24: Less than half of the population knows the three cardinal symptoms of covid-19 infection, and fewer than a fifth of those advised to self-isolate actually follow the rules according to the Covid-19 Rapid Survey of Adherence to Interventions and Responses study. I’m surprised more by the former than the latter: for many, a lack of support makes full self-isolation a unviable, and “best efforts” are worthwhile anyway.


25: The Government chose to outsource NHS Test and Trace to Serco, who then themselves outsourced it to many other companies. There is a strong suspicion that the Government does not know even how many companies are now involved, let alone who they are.

According to Bernard Jenkin, who somehow manages to avoid mentioning outsourcing or any private company in his analysis, “there is a spaghetti of command and control at the top, which is incapable of coherent analysis, assessment, planning and delivery.”

One of the dominant narratives about the UK Government response to covid-19 is that the UK was well prepared, but for the “wrong kind of pandemic”.

A command and control structure is required for any pandemic: indeed, it’s probably the keystone. The plan wasn’t for “spaghetti”. The plan wasn’t for the Government to set up a Joint Biosecurity Centre nor a Covid Task Force nor to abolish the single national organisation providing health protection expertise.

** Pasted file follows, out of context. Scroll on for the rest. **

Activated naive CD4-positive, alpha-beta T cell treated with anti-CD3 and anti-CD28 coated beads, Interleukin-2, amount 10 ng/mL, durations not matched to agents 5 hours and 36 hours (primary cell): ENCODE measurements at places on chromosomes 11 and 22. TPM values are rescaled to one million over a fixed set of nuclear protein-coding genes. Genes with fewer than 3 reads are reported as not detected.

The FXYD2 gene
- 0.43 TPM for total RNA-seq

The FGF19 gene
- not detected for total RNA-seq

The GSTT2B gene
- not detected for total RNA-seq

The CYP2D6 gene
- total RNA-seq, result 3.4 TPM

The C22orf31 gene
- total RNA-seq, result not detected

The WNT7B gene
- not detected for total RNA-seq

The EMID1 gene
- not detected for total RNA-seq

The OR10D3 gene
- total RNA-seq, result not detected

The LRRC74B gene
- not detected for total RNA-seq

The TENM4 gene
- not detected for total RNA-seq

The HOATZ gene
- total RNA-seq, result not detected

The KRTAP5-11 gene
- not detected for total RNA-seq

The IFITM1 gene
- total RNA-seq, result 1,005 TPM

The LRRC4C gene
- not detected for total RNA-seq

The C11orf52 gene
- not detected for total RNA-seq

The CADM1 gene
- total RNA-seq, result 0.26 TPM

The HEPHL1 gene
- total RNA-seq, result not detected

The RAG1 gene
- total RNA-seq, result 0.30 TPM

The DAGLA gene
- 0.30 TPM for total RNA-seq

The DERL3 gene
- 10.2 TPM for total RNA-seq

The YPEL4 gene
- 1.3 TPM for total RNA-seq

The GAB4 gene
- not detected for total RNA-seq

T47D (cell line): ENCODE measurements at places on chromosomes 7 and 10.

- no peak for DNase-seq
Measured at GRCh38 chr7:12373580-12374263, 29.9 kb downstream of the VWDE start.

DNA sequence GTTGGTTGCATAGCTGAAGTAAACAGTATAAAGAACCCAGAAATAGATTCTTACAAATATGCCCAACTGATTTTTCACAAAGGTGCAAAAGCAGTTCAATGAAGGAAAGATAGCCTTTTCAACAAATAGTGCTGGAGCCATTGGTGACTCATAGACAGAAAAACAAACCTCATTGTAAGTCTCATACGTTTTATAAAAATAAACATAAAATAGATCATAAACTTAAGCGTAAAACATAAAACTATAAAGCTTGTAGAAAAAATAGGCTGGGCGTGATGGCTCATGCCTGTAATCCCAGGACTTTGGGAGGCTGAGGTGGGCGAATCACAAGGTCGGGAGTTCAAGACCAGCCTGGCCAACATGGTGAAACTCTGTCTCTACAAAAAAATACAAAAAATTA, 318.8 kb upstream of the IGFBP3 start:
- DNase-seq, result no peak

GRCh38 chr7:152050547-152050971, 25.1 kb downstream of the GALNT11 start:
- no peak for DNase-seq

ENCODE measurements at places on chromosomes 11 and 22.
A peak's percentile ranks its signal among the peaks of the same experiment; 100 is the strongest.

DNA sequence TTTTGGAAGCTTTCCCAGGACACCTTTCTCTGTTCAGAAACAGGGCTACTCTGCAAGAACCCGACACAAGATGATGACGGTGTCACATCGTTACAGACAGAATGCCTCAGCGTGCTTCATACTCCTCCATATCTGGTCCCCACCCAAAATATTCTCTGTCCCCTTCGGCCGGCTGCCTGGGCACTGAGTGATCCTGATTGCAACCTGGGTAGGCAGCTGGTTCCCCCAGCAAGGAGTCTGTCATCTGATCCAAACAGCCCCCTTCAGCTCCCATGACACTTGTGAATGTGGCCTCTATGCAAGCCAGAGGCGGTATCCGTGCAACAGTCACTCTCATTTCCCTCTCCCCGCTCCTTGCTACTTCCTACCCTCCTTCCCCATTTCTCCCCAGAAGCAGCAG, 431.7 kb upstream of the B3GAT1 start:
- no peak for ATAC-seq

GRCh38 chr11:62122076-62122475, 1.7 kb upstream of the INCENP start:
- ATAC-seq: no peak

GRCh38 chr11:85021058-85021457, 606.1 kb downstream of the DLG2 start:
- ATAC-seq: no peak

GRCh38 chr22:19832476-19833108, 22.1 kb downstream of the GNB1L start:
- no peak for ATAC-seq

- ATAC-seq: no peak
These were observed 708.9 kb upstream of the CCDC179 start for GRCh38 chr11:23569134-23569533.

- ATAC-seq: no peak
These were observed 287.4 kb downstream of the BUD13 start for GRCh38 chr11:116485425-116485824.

Spaghetti doesn’t just appear. It doesn’t grow on trees. Ignoring the long-standing plan, outsourcing to countless private companies, creating public organisations on the fly, abolishing established players half way through, and sprinkling people with no relevant qualifications or expertise at the top; it all adds up to a Government spaghetti recipe of which even Nigella would be proud.


26: “In 40 years of reporting and broadcasting about politics, daily and most weekends, I’ve never known a time when rational, mature leadership has been more needed and yet been so wretchedly absent. Is it too much to ask our leaders to treat people as adults, and to grow up themselves?

Of course, it is possible that this crisis might have been handled worse. But, if I’m being perfectly honest, I can’t immediately see how that might have been accomplished.”


27: HM Government’s top-line advice for people who are in a large indoor shopping centre and feel that they have symptoms of covid-19 appears to be to whip out one’s mobile and book a test—not to immediately self-isolate. This is a surprising approach to controlling spread of a respiratory virus.


28: “For London, 2020 was just about the worst possible time to confront a global pandemic. The UK, which has always prided itself on being one of the most stable democracies in the world, was already uncertain about its future with an untested new government and a prime minister who many even in his own party considered ill qualified for the job. Despite all his bluster and attempts at Churchillian rhetoric, Boris Johnson has done nothing to dispel those doubts. Far from offering decisive, effective leadership, he and his ministers and advisors have spread confusion and eroded public trust – with disastrous consequences.”


29: “When you tell Chrome to wipe private data about you, it spares two websites from the purge: Google and YouTube.”


30: “We’re all mired in vague unarticulated anxiety right now, and tidying provides you with a strong foundation to ask questions of yourself: ‘What’s important to me right now? How do I want to live?’” I feel a very strong desire to write something snarky about this quote… but then I think there may be some truth to it.